We live in a big, fast, grand world that glorifies success, but at what cost? The modern lifestyle we’ve all become accustomed to damages our health and the planet.
Our family used to be on the hamster wheel of working a lot, being super busy, and forgetting what was important—until we made the decision to downshift.
Downshifting is trading money and wealth for more time and a greater quality of life. It means living simply and needing less, so you can work less and enjoy the important things in life.
For our family, that meant living in a smaller home and reducing spending by cooking from scratch, not buying new things all the time, and eliminating shopping sprees.
Nowadays, we live better with less. This was not something we planned initially, but because we began reducing our carbon footprint and waste, the first step in that journey was to consume less and reuse more.
People choose to downshift for many reasons—to improve their personal lives, reduce their carbon footprint, save money, lower stress, etc., but downshifting also requires sacrifice. You have to be willing to reduce your income, spending, and standard of living and get creative with how you spend your spare time.
The first action we took was to look at our finances together, a rare occurrence for us. We analyzed our income and expenses and worked on lowering costs in order to live on our income.
The next step was examining our out-of-the-house expenses. We realized we had been renting a storage unit for years to store rarely used items we could not fit into our apartment. We emptied the unit and sold, donated, or threw away anything we didn’t need. A week later, we closed our storage unit and removed that monthly cost. We even made some money by selling items we had stored for years!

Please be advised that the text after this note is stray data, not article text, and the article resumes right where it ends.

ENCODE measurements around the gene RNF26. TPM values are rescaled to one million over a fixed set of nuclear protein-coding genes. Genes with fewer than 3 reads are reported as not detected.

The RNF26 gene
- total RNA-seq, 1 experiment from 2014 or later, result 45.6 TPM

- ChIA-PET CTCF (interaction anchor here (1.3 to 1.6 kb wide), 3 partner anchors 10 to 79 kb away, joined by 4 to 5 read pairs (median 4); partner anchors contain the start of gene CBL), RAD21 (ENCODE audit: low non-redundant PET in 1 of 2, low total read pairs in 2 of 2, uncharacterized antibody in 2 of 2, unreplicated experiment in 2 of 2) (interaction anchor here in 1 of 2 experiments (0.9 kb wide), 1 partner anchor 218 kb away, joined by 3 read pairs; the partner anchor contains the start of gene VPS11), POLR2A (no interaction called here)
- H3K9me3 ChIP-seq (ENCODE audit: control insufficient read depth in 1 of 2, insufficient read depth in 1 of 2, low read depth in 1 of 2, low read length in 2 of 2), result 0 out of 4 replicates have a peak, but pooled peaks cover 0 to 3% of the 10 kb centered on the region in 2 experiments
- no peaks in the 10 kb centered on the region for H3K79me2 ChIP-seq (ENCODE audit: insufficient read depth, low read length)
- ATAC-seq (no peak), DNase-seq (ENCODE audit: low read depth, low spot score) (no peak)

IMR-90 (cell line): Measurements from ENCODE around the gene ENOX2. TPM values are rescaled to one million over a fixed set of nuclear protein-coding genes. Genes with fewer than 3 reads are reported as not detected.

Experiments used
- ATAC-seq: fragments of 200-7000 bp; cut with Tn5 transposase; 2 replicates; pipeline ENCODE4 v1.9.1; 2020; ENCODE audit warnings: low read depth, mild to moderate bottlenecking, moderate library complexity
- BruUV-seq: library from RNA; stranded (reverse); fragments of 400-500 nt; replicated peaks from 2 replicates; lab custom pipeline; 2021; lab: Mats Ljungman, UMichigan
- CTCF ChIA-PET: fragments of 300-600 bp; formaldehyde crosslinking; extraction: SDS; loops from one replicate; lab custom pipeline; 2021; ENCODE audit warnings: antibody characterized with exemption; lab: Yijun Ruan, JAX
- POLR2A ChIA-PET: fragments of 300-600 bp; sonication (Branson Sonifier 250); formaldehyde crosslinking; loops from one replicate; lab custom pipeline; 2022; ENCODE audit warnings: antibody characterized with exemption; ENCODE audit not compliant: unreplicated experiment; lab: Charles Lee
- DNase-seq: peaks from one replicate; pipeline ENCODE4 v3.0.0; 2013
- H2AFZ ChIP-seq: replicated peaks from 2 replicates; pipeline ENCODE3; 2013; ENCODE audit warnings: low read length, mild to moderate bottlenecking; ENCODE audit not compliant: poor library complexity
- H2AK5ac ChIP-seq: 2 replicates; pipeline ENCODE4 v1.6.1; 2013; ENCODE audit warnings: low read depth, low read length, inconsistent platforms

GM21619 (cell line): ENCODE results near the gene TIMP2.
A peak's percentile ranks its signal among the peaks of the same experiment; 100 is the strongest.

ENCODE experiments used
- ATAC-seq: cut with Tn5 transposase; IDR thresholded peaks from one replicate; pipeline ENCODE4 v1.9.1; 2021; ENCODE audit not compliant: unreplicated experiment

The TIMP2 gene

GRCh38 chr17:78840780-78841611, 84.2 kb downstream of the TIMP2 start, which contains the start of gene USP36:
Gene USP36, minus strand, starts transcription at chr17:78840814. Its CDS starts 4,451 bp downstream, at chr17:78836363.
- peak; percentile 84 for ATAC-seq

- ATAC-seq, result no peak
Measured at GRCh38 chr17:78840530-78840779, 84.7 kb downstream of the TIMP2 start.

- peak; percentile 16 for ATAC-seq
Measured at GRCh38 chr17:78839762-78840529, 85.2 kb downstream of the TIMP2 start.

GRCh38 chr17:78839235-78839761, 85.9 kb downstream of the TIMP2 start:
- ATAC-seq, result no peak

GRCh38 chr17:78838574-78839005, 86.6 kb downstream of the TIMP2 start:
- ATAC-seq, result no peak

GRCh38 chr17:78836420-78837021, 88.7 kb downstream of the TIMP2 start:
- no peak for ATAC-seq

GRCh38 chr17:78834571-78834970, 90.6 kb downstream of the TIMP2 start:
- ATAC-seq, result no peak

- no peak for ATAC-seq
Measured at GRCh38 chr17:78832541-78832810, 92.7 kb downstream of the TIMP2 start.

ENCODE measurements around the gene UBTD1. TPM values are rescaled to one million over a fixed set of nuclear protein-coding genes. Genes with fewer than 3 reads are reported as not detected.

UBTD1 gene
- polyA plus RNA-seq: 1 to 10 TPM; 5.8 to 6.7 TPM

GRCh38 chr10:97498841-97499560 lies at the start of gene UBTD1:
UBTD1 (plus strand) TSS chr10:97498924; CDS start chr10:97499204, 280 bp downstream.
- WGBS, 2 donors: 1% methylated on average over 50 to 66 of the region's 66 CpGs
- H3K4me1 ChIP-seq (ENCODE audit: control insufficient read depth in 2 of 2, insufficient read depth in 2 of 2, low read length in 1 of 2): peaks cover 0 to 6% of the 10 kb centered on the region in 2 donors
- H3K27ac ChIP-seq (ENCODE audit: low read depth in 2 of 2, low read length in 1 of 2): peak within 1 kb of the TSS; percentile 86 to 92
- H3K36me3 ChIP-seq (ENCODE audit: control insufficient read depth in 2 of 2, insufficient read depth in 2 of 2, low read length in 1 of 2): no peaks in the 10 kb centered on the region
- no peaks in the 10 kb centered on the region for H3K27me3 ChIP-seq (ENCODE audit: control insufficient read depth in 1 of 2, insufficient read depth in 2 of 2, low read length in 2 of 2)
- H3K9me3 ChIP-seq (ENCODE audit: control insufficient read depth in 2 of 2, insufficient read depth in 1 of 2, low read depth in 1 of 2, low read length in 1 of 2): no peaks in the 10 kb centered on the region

Next, we looked over what costs we could cut at home. Here’s what we did:
- Reduced our WIFI expense by getting a slower connection
- Stopped all subscriptions
- Stopped eating out and ordering take-out
- Grocery shopped once a week
- Baked bread
- Made weekly meal plans
- Reduced food waste by taking care and using food in the fridge and freezer
- Ate from our pantry
- Walked or cycled to get around
- Bought only used clothes (besides socks and underwear for kids)
- Stopped buying clothes for the two of us
People assumed that we were depriving ourselves and were missing our full income. Surprisingly, even though we lived on way less money, we lived richer lives because we spent more time together as a family. Once my husband felt 100% well, we decided we didn’t want to return to working full-time, so we continued to live minimally.
Our family is happier and healthier because of that decision. Today, we live comfortably on a part-time salary and even save money each month. Our goal is to pay off our house, have no loans at all, and to save and invest enough money that we have the option not to work if we wish.
With every financial move, we think about what kind of life we want to build. For us, financial decisions have to create the freedom we need to make us happy both today and in the future.
Ready to try downshifting? Here are some simple ways to cut costs:
Reduce the cost of food — Make lunches, eat at home, bring snacks, and picnic when out and about. Reduce food waste and take care of vegetables that are going soft.
Reduce living space — Maybe a smaller home is an option, or like us, decide to stay in a smaller home instead of buying something bigger but more expensive. Ensure your home is close to work, school, and activities to reduce travel.
Limit cars, or travel by public transportation or bike — We now have only one car instead of two, and we walk or bike as much as possible.
Take advantage of free activities — Parks, beaches, and playgrounds are usually free, and most kids love having a picnic outside.
Get extra income by renting out your home while you’re gone.
Enjoy downshifting! While it’s a sacrifice, the freedom it affords is priceless.